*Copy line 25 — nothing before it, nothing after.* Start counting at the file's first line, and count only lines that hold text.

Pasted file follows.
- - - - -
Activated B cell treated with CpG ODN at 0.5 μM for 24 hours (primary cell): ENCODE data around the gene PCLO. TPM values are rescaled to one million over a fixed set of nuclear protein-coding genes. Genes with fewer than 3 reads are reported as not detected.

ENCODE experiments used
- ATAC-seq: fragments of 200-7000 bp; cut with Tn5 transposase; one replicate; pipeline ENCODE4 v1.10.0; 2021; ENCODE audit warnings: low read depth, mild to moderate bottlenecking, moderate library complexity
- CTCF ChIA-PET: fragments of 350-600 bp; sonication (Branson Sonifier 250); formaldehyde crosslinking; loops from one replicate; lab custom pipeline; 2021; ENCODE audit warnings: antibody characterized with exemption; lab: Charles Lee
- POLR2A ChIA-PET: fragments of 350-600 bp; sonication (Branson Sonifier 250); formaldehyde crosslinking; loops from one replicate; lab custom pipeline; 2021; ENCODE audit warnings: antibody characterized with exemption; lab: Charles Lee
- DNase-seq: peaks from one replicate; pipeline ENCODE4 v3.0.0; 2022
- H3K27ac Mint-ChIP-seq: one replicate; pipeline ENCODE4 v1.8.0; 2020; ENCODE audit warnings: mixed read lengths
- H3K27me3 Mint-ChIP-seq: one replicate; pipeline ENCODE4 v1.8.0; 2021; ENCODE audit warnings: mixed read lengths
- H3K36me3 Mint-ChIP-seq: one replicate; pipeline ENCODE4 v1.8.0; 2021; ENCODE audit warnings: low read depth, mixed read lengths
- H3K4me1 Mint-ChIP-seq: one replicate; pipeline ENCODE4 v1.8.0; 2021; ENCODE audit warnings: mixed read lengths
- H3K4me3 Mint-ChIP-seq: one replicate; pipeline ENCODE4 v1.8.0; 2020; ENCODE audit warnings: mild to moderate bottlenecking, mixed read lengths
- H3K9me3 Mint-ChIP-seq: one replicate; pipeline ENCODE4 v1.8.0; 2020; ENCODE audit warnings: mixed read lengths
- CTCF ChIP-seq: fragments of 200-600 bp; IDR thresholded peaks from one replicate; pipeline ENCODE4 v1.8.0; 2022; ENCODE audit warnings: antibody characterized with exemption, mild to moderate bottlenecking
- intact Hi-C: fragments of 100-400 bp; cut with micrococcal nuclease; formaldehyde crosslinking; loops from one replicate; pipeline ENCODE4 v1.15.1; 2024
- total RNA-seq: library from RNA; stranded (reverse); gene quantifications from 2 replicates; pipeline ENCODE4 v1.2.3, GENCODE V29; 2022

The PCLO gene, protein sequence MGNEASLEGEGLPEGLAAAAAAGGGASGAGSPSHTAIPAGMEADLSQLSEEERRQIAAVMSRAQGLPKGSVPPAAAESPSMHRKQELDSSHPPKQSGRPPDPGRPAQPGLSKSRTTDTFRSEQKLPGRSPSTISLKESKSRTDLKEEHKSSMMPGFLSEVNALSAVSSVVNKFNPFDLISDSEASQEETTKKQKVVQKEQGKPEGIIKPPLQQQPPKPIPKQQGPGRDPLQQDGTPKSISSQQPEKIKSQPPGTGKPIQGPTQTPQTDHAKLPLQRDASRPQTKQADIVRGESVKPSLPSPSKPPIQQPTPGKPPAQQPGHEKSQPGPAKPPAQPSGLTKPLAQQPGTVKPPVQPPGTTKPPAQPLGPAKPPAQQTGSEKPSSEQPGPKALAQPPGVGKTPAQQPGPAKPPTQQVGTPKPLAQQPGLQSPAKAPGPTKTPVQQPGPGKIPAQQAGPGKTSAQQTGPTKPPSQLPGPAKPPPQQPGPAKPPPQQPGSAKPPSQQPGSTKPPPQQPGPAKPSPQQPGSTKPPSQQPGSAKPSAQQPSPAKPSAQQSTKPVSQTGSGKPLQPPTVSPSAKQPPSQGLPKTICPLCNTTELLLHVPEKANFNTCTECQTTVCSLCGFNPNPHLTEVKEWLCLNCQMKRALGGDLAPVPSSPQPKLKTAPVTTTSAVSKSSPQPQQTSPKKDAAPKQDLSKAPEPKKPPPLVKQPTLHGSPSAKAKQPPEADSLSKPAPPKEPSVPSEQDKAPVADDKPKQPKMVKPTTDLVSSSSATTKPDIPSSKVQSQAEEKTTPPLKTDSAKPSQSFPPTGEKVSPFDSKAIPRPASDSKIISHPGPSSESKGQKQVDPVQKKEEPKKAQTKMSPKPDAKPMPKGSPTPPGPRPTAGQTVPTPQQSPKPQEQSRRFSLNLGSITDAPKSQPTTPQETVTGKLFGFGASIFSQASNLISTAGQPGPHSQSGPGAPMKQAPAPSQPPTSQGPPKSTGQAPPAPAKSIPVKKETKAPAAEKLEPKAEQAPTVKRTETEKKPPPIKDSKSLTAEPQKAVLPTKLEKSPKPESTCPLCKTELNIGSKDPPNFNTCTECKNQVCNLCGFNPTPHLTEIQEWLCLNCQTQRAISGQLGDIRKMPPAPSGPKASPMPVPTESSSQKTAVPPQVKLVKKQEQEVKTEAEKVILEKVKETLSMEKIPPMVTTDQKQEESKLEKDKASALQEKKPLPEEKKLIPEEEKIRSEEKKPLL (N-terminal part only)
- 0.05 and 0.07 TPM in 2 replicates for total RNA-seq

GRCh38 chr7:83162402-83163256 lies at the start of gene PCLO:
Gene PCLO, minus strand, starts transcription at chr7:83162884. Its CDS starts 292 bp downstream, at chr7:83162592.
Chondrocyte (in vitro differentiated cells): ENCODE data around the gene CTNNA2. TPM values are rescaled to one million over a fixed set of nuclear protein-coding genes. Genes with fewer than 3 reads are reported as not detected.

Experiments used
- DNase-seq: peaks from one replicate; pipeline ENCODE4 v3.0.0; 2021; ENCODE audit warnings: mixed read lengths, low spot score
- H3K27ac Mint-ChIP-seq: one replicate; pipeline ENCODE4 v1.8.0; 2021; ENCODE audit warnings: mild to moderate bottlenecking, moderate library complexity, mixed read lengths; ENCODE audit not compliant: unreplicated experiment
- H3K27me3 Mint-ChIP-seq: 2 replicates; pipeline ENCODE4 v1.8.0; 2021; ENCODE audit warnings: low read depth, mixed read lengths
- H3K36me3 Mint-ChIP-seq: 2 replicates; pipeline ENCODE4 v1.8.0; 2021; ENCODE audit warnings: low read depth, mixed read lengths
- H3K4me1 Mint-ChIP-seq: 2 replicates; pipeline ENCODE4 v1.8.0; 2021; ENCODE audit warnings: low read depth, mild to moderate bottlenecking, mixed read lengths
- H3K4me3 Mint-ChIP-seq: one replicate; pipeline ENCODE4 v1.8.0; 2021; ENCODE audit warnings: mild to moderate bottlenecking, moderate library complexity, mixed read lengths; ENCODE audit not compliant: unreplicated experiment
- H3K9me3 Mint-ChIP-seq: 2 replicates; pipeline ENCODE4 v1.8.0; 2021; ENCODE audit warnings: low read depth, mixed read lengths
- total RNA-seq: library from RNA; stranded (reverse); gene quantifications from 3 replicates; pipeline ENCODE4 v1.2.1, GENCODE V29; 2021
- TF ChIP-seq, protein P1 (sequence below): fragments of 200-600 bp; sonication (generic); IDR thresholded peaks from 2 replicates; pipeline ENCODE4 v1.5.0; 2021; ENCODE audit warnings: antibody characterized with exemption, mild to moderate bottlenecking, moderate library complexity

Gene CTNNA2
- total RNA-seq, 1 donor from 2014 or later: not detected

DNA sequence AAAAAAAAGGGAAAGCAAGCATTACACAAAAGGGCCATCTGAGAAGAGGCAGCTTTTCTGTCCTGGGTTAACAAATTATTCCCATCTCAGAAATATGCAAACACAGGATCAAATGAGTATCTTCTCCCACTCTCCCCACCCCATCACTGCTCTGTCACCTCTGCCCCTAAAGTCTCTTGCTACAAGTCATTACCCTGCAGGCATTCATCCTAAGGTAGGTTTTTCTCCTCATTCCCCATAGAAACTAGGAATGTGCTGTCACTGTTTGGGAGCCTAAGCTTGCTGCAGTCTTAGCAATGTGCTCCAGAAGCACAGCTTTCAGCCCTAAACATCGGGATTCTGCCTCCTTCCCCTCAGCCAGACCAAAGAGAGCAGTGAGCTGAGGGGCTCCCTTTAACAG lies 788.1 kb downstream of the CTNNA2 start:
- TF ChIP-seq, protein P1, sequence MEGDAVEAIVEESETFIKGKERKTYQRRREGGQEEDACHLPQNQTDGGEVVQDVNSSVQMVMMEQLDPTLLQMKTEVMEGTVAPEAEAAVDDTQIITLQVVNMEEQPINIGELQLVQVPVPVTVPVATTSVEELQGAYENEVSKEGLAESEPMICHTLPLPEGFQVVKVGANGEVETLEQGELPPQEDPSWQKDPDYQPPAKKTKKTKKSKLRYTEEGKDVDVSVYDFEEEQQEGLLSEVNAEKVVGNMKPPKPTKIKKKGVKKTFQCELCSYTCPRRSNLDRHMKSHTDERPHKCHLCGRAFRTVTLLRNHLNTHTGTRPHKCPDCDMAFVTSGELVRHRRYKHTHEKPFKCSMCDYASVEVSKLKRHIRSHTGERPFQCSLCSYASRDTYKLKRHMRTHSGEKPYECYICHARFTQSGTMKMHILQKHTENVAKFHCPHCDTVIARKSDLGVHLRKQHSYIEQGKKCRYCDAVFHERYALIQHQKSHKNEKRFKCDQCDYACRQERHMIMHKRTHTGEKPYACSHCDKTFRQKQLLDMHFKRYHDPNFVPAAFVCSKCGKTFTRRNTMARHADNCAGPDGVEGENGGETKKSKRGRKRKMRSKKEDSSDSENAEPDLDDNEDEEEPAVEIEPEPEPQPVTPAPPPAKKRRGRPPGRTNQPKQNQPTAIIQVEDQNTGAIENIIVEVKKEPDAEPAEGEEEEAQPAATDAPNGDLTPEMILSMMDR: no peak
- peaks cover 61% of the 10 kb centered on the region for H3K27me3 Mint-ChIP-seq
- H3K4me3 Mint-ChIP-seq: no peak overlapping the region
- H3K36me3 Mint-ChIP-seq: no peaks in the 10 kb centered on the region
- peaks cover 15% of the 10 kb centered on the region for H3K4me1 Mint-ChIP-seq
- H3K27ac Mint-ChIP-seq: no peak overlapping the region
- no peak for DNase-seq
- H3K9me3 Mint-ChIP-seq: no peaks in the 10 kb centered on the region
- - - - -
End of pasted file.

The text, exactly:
- H3K36me3 Mint-ChIP-seq: 2 replicates; pipeline ENCODE4 v1.8.0; 2021; ENCODE audit warnings: low read depth, mixed read lengths